Lifetime’s much-criticized biopic of the late R&B singer Aaliyah shot to the top of the week’s Twitter TV charts, beating out The Walking Dead even as critics, led by superstar hip-hop producer Timbaland, beat up the production online and beyond.
It didn’t hurt the show in either its broadcast ratings, which were very solid for a Lifetime movie of the week, or with the Twitter TV ratings that Nielsen also puts out. There, the show set off nearly 1 million tweets seen by 3.4 million people during the broadcast or in the three hours before and after. Given the lingering stink raised by Timbaland and other music notables over the film’s shortcomings in portraying the late R&B princess, it’s a good guess that Nielsen’s numbers don’t come close to capturing all the conversation that went on long after that three-hour window elapsed.
Another much-savaged show, the Hollywood Film Awards, also attracted plenty of online commentary as a range of Oscar contenders got their first on-camera campaign opportunities while Johnny Depp engaged in what could be considered his take on Joaquin Phoenix-style performance art.
Disdain for the show (broadcast by CBS and produced by Dick Clark Productions) carried over to mediocre broadcast ratings, but it almost certainly will be back for another run this time next year, with probably even more tweets, and awards-hungry stars.
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Perhaps the week’s bigger surprise on the series and specials side might be the No. 3 showing for ESPN’s 30 For 30 sports documentary about Randy Moss, the NFL wide receiver with Hall of Fame numbers and a Hall of Shame penchant for problems. Given Moss’s many self-inflicted PR wounds, there’s probably plenty of additional material for a Rand University Pt. 2.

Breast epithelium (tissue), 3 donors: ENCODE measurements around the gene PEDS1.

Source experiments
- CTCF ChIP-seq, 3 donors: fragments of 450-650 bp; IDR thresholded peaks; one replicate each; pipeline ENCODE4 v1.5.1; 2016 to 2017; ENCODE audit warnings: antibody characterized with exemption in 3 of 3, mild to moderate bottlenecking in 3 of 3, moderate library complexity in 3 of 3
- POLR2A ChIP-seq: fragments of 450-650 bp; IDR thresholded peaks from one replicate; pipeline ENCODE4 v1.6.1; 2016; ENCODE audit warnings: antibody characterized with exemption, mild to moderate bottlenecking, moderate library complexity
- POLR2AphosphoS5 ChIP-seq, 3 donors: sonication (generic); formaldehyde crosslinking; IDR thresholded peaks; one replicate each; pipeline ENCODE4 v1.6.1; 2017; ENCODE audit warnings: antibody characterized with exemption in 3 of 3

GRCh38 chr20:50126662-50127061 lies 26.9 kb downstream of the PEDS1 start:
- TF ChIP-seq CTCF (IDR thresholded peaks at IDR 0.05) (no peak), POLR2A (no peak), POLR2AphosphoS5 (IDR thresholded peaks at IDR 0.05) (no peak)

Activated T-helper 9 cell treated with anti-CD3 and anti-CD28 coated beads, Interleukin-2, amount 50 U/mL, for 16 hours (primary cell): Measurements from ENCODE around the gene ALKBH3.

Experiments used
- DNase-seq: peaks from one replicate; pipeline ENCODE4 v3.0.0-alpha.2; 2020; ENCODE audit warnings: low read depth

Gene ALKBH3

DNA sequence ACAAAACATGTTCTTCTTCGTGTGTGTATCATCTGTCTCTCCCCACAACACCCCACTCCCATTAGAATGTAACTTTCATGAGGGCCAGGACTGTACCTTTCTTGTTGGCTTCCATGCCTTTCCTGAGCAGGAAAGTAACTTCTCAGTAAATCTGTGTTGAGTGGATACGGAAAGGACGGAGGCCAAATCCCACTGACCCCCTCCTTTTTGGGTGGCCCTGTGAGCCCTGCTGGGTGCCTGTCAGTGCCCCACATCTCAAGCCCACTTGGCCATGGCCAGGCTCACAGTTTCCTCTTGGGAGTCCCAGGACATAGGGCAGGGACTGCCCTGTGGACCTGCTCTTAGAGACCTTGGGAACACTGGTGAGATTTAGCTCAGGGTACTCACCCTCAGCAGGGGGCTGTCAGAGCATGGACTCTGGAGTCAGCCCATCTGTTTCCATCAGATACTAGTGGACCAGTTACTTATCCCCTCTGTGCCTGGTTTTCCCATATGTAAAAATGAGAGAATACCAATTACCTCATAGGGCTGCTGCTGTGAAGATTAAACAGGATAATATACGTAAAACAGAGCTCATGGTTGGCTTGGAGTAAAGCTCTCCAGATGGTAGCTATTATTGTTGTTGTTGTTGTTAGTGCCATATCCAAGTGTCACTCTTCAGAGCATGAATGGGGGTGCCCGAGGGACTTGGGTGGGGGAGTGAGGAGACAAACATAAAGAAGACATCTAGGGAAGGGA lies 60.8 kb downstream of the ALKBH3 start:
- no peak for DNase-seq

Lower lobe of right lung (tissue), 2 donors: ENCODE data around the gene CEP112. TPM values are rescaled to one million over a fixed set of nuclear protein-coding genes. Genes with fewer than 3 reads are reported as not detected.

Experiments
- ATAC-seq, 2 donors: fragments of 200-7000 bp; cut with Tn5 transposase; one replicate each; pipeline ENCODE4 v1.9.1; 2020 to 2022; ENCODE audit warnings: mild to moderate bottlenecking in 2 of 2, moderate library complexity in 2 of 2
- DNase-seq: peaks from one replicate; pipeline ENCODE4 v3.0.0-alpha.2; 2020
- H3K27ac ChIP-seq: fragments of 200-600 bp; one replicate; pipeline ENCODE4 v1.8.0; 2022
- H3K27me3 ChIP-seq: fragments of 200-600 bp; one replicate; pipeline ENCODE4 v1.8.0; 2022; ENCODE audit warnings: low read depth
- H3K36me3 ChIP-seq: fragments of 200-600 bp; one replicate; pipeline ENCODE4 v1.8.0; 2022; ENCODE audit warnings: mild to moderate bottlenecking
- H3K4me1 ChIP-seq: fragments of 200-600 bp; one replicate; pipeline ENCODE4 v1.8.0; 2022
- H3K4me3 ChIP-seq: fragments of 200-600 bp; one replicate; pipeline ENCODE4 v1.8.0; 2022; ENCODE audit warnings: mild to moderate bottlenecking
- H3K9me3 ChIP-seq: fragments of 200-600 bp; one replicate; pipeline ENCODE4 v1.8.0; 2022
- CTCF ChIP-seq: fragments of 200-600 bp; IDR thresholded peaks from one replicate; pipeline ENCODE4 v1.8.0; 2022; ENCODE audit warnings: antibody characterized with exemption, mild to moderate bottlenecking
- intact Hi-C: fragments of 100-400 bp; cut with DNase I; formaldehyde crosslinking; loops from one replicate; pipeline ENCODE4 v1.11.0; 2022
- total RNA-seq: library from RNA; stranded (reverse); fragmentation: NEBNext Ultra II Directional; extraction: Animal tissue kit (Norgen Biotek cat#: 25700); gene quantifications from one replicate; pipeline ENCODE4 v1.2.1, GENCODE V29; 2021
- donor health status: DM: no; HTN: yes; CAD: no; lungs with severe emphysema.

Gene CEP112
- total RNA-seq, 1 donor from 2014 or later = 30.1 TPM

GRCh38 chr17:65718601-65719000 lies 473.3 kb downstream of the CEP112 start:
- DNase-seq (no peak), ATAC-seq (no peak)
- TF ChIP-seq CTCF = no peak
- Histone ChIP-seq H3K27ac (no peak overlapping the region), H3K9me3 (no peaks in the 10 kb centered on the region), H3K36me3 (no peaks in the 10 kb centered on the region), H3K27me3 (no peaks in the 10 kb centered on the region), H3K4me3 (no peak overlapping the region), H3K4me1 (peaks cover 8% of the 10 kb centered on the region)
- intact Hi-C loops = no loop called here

On the sports side, the NFL season, now about two-thirds done, is clearly entering its dog days. Three college games poked their way into a top 10 that had decidedly less activity than common when the season was still freshly underway.
Two Philadelphia Eagles games, on a Monday and a Sunday, led the way, but not far behind, at Nos. 4, 5 and 6, were crucial college match-ups affecting not just three big conferences but also likely the first-ever four-team playoff for the national championship and possibly the Heisman Trophy race.
Of particular note was that Wisconsin-Nebraska game, where the Badgers’ Melvin Gordon set a record for major college football with 408 yards rushing. And that came even though he had two early fumbles and played in only three quarters.
Gordon sat out the final quarter as Wisconsin was cruising to an easy 59-24 win, but among the tweets about his performance was one from the man whose 1999 record he broke, retired NFL star LaDainian Tomlinson: “That kid @Melvingordon25 bad!! Congrats on breaking the NCAA single game rushing record. #respect”
Respect, indeed, and to the always classy LT as well. No doubt plenty of fans evinced their own respect online too: @LT21’s post alone was retweeted more than 11,300 times.
As always, Nielsen adds a few caveats to its numbers, to wit:
Nielsen Social captures relevant Tweets from three hours before, during and three hours after an episode’s initial broadcast, local time. Unique Audience measures the audience of relevant Tweets ascribed to an episode from when the Tweets were sent until the end of the broadcast day at 5am. Sports Events include those on Broadcast and National Cable Networks only across all day parts. For multicast events, networks are listed alphabetically and metrics reflect the highest Unique Audience across all airing networks, denoted with an asterisk.
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